First incident: buying bike shorts, and having to ask the guy at the store "Do these fit right." Bike shorts have this crazy pad in the butt.
Second incident: buying a wetsuit, and having to model it in front of the store's owner, who organizes one of the local triathlons, and asking, "Is this too tight."
Him, eyeing me with what appeared to be horror, disdain, or possibly total lack of interest or care: "It's supposed to be tight." (That was size large, by the way, that I had to grunt and contort myself to get into. I seem to be size large in all triathlon clothing, which makes me feel, well, LARGE.)
Oh, and I had to have another (male, of course) store employee zip me in AND out of the suit.
I won't bore you with all of my other clothing purchases and conversations about what type of sports bra is best (with a male employee of the triathlon store).
Let's instead go onto events.
|Step 32: learn to ride w/ kid (husband's bike with normal pedals )|
"There's a spot to turn to adjust it," the guy said.
"Oh, I did that. It still doesn't work."
"Huh. That's really the only thing it can be. Well, bring it in, we'll take a look."
So, I had to wait until the next weekend to bring the bike in since my work weeks are busy. I brought the bike in and explained the problem to yet another bike person. He took a look at it. "Yeah, you have it adjusted to the tightest setting." He took an Allen key, turned it a few times, and said, "That should work." Yup.
One experience I had was good. I signed up with a local triathlon club and emailed them about coming to an open water swim at 5:45. "Wait for me," the swim coach emailed back. "I'll go into the water with you." So, I got to do my first open water swim with a woman who has done Kona! (Kona, as in Ironman World Championships in Hawaii!) That was great. She seemed to think I was going to freak out about being in the water in my wetsuit (first time using the wetsuit!) but I felt really good. I guess panic attacks are sort of common, so she was keeping an eye on me to make sure I wasn't going to freak out. I even managed to swim a half a mile, all the way to the seventh buoy and back. I took many stops, but still, I was in the open water, and I moved a half a mile... I call that a half mile open water swim, baby!
Now, the part where I had to get INTO my wetsuit, in front of several (male, of course!) triathletes who were, I'm sure, training for Ironmans... maybe a little embarrassing, but by this point I'd come to expect total embarrassment, so mild embarrassment is no biggie.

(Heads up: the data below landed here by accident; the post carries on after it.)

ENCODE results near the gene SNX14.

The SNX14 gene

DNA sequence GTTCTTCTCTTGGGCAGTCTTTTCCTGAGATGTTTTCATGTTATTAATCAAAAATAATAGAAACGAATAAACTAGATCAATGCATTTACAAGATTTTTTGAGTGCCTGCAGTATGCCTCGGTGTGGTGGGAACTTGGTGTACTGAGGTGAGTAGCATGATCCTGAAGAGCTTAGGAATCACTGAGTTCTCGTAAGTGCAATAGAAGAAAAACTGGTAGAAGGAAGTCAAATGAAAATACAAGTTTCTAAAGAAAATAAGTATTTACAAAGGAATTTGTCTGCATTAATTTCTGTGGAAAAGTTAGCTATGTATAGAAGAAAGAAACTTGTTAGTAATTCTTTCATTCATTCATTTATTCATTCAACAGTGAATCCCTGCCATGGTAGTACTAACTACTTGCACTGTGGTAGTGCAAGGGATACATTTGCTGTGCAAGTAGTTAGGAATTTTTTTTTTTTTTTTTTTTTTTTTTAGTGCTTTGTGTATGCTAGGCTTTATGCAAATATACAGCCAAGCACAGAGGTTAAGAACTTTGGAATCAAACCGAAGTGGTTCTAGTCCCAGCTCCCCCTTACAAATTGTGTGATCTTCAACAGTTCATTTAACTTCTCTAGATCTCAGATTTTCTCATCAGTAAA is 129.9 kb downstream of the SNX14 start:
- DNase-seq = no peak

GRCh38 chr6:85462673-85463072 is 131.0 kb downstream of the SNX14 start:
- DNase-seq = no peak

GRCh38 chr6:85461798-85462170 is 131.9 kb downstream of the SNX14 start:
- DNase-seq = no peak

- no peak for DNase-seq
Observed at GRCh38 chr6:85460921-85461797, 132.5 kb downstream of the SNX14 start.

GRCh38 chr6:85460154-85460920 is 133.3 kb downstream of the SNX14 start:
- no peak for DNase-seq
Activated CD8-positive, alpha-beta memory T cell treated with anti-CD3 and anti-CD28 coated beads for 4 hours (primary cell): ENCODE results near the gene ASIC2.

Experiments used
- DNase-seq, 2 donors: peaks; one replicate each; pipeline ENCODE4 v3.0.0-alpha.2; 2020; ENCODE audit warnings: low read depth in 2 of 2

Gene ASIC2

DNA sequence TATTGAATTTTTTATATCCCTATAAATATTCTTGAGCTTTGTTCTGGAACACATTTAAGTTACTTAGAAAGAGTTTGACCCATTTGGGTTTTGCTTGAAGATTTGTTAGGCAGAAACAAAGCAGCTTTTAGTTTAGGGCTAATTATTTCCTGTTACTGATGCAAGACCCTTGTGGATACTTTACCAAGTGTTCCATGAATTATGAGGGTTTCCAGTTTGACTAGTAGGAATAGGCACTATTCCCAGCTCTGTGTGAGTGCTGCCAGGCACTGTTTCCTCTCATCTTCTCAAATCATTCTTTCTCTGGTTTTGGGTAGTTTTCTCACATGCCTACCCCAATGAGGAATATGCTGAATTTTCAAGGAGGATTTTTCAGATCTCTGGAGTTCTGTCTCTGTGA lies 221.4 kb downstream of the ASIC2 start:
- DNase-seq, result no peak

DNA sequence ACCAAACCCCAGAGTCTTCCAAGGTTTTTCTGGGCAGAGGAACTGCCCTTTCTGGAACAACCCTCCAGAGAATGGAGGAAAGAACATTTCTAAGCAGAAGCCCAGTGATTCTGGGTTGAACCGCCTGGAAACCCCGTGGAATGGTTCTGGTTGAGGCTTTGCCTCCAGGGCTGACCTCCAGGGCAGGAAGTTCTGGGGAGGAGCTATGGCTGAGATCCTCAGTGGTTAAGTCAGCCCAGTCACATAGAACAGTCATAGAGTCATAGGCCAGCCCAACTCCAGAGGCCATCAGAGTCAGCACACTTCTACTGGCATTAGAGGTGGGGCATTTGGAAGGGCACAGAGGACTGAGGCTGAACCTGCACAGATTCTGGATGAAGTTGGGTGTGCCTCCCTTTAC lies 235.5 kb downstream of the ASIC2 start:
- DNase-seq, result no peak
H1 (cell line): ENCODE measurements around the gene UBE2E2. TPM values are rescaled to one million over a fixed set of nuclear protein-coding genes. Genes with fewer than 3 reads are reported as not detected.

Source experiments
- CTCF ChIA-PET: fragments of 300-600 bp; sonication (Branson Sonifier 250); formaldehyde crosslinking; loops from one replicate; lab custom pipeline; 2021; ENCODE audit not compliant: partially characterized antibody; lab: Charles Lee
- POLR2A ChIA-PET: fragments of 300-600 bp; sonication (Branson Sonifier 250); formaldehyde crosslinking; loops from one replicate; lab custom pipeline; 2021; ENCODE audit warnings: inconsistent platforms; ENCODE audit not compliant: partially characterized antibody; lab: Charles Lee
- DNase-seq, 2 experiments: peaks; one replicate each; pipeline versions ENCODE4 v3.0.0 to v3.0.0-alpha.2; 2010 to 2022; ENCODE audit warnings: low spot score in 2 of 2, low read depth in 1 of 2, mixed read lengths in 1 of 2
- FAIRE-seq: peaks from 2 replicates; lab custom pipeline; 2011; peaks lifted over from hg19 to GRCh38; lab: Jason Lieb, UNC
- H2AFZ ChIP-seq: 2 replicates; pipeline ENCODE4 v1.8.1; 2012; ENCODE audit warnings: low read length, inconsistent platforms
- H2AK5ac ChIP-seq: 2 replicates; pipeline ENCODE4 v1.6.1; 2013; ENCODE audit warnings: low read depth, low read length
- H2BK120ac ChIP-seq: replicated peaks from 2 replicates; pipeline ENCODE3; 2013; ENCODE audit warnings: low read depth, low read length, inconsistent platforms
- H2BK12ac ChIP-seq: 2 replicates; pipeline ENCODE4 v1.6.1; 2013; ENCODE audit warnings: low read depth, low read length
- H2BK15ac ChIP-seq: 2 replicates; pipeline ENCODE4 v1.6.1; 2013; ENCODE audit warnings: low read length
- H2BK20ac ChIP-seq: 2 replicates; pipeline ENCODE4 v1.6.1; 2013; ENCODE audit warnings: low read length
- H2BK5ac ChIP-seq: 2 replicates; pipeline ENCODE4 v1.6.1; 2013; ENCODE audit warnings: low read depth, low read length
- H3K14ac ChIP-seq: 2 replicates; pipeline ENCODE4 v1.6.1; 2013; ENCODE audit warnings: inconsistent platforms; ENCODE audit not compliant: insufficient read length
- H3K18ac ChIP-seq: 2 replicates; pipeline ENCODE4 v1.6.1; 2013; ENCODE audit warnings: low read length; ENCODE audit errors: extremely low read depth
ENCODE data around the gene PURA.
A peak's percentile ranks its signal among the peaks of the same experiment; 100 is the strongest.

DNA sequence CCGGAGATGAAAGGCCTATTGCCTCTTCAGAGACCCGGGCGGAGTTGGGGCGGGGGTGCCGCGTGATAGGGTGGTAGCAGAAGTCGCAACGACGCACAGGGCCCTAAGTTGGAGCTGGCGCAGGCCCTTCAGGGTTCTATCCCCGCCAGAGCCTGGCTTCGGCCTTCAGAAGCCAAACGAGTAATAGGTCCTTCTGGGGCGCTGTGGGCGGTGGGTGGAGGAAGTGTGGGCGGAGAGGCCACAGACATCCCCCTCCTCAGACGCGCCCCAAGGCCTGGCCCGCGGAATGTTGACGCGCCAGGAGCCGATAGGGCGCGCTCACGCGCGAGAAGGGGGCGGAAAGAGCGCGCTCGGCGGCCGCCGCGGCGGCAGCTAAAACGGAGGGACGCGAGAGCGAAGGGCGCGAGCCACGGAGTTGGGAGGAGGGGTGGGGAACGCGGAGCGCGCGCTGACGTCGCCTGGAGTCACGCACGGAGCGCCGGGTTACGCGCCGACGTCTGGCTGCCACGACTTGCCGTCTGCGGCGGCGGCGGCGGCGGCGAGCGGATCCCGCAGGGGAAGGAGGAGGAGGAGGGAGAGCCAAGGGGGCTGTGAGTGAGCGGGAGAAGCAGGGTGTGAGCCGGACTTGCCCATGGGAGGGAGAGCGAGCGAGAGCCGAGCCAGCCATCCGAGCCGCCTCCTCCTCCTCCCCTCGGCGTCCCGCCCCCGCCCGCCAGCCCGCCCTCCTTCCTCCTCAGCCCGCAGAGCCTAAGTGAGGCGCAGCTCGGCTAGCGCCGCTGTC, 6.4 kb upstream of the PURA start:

There may have been one other not-as-embarrassing incident. I signed up for swim lessons at a local pool to figure out what the hell was wrong with my swim stroke, and that was a huge help. I had run into a coworker at the pool, and ended up swimming beside him. I noticed that I swam way faster than him, but could only do one lap without stopping to gasp for breath. He was swimming super slow, but swimming for like, 10 laps before taking a break. I tried to swim slow like he was, but I sank, so I started thinking, I must be doing something wrong if I have to swim so fast to stay afloat. That's when I called up the swim coach. I learned that I wasn't gliding or rotating my body side to side. Fixing that had an immediate effect, and swimming was so much easier and therefore more fun. That felt good, too. I was successful at something! And that's why I want to get into triathlon. I want to learn something and be successful.
I like to think of all these little events as steps, 1, 3, 10, 15, etc. on my 10,000 step, 10 year Ironman plan. That's right! I'm aiming high. I see people doing Ironmans, and I'm like, "Why can't that be me?" It might take a while, but I do think I can eventually swim 2 miles, ride 110 or whatever, and... well, the marathon at the end is the only thing I worry about. I'm a horrible runner. My body breaks down very easily. My feet are structurally bad (bunions) and I seem to have a slipped disc in my back... but a girl's gotta have goals. OK, maybe I'll settle for a half-Ironman!